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Album Review: Redcoats - Redcoats

26 October 2012 | 11:51 am | Carley Hall

It’s the quieter moments that awake more interest; World’s Between and Mean Money allow them their epically embellished Doors moments.

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Melbourne retro rockers Redcoats land with their first album following a blessed couple of years belting out psychedelic '70s pub rock housed in the catchy, fresh tracks released on last year's self-titled EP. Boosting confidence with affirming single Dreamshaker, the bluesy rock quartet quickly pricked up ears and found themselves supporting major headline acts like Calling All Cars, Karnivool and Grinspoon. While their live shows have a tendency for being a bit patchy, their debut long player lands on solid ground for the most part, albeit offering more or less an extension on what was promised when their smoky, Persian-carpeted bandroom sound hit the airwaves.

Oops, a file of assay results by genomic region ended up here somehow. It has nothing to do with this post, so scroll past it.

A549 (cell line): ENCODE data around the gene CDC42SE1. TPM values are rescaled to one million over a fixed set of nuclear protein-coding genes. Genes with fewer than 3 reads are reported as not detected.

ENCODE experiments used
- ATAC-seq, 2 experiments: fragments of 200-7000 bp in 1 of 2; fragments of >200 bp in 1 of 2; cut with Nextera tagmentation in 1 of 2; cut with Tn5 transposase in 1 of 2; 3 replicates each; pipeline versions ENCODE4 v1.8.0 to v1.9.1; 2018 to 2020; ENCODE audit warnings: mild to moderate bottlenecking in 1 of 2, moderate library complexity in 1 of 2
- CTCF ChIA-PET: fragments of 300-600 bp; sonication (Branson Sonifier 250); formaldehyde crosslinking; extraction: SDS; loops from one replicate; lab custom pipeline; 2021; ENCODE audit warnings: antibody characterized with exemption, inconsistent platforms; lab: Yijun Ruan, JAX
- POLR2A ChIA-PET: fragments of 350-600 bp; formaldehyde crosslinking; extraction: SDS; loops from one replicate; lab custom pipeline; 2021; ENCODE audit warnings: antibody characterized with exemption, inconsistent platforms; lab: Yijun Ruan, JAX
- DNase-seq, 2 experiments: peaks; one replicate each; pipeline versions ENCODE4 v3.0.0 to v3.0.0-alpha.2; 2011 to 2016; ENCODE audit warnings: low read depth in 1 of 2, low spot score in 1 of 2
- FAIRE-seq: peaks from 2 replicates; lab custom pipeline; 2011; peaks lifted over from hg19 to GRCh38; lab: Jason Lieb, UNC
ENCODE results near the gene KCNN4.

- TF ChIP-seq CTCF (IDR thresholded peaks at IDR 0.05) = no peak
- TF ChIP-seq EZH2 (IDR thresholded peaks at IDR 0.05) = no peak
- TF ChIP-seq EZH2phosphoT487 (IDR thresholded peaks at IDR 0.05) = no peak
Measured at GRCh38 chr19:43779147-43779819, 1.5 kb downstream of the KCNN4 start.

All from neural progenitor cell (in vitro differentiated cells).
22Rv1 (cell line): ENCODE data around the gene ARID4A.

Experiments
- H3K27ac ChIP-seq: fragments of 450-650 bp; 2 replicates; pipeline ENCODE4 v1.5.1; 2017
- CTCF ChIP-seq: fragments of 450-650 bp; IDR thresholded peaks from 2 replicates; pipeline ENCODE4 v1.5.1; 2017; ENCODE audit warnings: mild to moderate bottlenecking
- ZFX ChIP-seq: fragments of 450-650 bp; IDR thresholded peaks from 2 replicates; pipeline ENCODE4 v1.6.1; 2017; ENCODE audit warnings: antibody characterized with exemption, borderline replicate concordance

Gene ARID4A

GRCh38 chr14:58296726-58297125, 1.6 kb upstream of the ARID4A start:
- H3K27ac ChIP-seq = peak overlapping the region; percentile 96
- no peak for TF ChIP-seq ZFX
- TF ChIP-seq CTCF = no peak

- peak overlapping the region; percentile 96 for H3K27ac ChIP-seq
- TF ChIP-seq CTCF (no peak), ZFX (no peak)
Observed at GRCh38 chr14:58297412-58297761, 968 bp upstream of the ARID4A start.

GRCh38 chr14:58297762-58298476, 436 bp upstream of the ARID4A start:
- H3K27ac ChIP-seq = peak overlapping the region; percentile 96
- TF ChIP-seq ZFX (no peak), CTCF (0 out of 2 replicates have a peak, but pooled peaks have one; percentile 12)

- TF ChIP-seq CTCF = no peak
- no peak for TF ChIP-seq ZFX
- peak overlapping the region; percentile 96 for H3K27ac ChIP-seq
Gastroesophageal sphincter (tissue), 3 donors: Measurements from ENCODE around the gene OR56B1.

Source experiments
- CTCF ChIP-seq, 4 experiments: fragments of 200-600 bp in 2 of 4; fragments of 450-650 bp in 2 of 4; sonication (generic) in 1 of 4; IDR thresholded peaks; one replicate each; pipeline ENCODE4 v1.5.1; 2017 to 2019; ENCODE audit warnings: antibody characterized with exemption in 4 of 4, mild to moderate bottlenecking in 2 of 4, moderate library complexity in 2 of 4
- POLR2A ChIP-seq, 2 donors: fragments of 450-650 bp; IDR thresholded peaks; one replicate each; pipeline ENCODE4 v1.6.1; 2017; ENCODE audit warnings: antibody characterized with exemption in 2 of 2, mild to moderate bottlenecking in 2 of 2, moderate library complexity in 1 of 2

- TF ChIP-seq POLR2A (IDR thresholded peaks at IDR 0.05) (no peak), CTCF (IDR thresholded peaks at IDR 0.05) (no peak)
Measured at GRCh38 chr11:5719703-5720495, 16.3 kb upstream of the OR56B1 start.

The full gamut of earthy mysticisms are covered lyrically, from spells, gypsies, serpents and lords, and it's hard not to imagine frontman Emilio Mercuri unleashing his unique forceful-to-falsetto wail with a crazy look in his eye. Indeed, if Mercuri had been gifted a life lived in the '70s, there's no doubt his peasant shirt and harem pants would have been left in tatters by screaming chicks. Thankfully, there's a bit more to hook onto here than just another gimmicky revivalist sound. But in the same token, if that's what the masses want to glean from this, then they too can look no further. Opener Raven combines assured natural guitar riffery and a solid rock beat that allows Mercuri to all but steal the show, and this likeable but slightly predictable soulful riff breakdown in sections winds its way through Evergreen and Running Games. Single House Of Luna is one of the stronger tracks, chugging distortion galore and a soaring chorus, but it's the quieter moments that awake more interest; World's Between and Mean Money allow them their epically embellished Doors moments.